2:15.25 – The Training of Paula Radcliffe
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“From my training I can get a good idea of what I’m capable of” – Paula Radcliffe
A lot of the below information about the training of Paula Radcliffe was sourced from the book ‘Paula My Story so Far’. We highly recommend this book to anyone who is yet to read it. Information was also sourced from a 2005 interview by The Sunday Times and a 2008 feature article from The Guardian.
- Date of birth: December 17th, 1973, Barnton, Cheshire, England.
- Current world record holder for the marathon (2:15.25).
- 2005 World Championship Marathon gold (Helsinki).
- Three time winner of the London Marathon (2002, 2003, and 2005).
- Three time winner of the New York Marathon (2004, 2007, and 2008).
- Winner of the Chicago Marathon (2002).
- Two time World Cross Country Champion (2001 & 2002).
- 5000m: 14:29.11
- 10,000m: 30:01.09
- Half Marathon: 1:06.47
- Marathon: 2:15.25
“I never plan to run at a certain pace. All my career my motto has been ‘no limits.’ I don’t try to run with a set time in mind, sticking to set splits, because what happens if you’re ahead of your splits – are you going to slow down?” – Paula Radcliffe.
There isn’t a whole lot of information about the specifics surrounding the training of the world’s fastest ever woman marathoner. There are snippets out there that we have done our best to hunt down.
“I don’t remember a time in my life when I didn’t run” – Paula Radcliffe
Radcliffe started running, and training, at a young age. Born with an intensely competitive personality, her first major race was as an 11 year old at the national cross country championships – she finished 299th.
This intense personality trait seems to have overflowed into Radcliffe’s training.
- During hard training for a marathon her average weekly mileage was 200+ km per week (or 145 miles approx.)
- She always maintained a big focus on altitude training. Training at altitude was preferable, but she also slept in an altitude tent quite often.
- Hill workouts were extremely important.
- Radcliffe performed intense aerobic work all year round. Her training did not differ during her winter (off season) a great deal. It was similar all year round.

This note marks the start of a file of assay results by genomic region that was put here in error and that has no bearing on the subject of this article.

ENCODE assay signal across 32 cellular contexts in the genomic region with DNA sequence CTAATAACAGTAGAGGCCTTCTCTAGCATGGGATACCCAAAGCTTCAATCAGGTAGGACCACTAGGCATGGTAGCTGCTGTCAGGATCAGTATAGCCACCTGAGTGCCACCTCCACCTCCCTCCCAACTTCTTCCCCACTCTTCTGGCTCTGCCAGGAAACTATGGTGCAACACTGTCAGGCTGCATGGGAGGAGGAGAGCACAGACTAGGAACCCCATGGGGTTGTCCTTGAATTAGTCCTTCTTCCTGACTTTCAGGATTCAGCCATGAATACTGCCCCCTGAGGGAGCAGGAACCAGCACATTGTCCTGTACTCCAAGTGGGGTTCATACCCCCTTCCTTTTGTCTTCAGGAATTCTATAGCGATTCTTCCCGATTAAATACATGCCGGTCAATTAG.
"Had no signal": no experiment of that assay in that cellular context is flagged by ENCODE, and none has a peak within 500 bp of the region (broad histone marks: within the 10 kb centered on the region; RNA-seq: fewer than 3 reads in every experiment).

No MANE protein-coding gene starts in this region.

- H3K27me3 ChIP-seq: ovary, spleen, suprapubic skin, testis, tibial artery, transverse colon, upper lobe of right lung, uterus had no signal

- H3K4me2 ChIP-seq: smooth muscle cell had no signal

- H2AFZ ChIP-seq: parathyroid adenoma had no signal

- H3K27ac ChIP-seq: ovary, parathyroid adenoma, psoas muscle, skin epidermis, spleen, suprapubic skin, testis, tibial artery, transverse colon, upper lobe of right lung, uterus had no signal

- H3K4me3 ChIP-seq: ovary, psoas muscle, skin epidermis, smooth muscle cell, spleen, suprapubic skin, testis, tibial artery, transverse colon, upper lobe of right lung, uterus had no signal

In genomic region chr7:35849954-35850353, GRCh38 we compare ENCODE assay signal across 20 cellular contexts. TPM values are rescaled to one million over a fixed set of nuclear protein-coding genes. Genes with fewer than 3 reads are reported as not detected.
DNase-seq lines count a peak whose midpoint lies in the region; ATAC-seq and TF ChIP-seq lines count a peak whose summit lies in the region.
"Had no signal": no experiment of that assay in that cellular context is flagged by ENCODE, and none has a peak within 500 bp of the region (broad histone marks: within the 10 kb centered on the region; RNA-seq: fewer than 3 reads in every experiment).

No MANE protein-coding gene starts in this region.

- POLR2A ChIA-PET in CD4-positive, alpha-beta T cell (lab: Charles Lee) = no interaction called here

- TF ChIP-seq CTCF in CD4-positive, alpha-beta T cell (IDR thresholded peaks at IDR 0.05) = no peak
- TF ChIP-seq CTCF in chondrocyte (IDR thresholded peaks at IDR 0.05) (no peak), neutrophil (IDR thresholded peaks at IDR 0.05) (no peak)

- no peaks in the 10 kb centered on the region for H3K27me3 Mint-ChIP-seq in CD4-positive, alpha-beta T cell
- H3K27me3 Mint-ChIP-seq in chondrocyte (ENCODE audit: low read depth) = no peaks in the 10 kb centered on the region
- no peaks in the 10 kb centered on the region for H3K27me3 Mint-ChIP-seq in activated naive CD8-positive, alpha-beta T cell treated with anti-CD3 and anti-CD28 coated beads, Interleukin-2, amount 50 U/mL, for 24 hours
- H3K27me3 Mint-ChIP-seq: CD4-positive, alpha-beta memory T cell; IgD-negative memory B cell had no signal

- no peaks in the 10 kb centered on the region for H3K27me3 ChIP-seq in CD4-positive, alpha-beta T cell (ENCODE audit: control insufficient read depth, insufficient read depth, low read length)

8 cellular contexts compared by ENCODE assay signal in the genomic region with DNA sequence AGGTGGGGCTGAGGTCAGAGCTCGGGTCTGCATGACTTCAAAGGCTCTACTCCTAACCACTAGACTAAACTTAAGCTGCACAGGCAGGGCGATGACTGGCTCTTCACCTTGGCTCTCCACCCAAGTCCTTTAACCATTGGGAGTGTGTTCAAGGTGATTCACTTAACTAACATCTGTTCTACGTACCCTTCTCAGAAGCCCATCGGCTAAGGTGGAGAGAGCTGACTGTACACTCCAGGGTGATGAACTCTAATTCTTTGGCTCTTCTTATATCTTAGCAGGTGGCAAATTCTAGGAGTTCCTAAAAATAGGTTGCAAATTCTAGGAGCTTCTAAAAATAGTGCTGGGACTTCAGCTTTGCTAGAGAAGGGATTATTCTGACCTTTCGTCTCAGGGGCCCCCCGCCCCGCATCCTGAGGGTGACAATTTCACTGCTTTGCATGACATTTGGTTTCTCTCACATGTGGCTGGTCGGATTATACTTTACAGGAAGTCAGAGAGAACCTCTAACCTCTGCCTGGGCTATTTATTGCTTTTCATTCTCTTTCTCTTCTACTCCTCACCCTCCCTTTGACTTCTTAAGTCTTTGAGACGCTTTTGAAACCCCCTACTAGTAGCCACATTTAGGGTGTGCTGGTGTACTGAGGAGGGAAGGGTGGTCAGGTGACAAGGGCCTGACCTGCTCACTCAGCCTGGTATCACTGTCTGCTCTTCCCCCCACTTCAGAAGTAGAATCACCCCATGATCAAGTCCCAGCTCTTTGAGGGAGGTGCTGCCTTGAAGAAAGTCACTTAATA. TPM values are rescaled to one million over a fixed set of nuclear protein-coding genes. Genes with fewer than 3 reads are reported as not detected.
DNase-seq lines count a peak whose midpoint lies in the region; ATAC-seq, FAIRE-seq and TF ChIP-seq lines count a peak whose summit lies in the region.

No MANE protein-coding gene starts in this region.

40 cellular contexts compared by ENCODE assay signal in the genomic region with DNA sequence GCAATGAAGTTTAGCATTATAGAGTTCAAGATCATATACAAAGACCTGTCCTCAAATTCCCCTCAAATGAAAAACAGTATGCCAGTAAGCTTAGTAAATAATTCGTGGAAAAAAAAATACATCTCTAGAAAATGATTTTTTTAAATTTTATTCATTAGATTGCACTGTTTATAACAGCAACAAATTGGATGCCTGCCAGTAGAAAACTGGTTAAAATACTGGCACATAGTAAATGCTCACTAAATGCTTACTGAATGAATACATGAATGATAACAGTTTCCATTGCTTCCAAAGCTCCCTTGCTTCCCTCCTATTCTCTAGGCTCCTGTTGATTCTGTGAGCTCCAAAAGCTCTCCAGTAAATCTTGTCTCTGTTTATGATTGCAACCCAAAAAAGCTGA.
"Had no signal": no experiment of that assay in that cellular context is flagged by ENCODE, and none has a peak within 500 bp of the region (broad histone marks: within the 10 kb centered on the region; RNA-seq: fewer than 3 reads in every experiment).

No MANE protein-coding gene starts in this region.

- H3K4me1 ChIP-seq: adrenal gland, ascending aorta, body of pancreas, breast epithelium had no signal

- Her endurance training was quite intense, when compared to many other famous marathon runners. It is reported that a lot of her aerobic workouts were above her anaerobic threshold. For example, a lot of her sessions leading into a major marathon were at paces between 10,000m to half marathon pace.
- Even her easy days were run quite fast.
- Radcliffe took her pulse every morning. It was usually 38-40 beats per minute. During hard training it might be 42bpm, but if it was 45 or above then it signified that she had not fully recovered and she either modified her training or took a day off.
“It’s so important to listen to your body” – Paula Radcliffe
- Her main session was in the mornings, she ran four hard sessions per week.
- An example of a typical session is a tempo run at goal marathon pace for over an hour.
- She always tried to have an ice bath after these hard sessions, whether it be in a lake or a bath.
- A healthy meal was always consumed within half an hour of finishing a session. Common foods included banana, cereal, fruit, rice, salmon, toast and peanut butter.
- She tried to have a nap at 2pm most days. These naps lasted roughly 2 hours. At 5pm she ran her second session for the day, which involved mainly mileage.
- She believes that once an average of 200km or approximately 145 miles per week is reached that there is no point in increasing this further, and that it is smarter to increase the quality.
- She trained on an eight-day cycle, including two long runs, a hard session every other day and a rest day.
- Core workouts were vital, and she tried to do core exercises every night.
“For an athlete, the biggest pressure comes from within. You know what you want to do and what you’re capable of” – Paula Radcliffe
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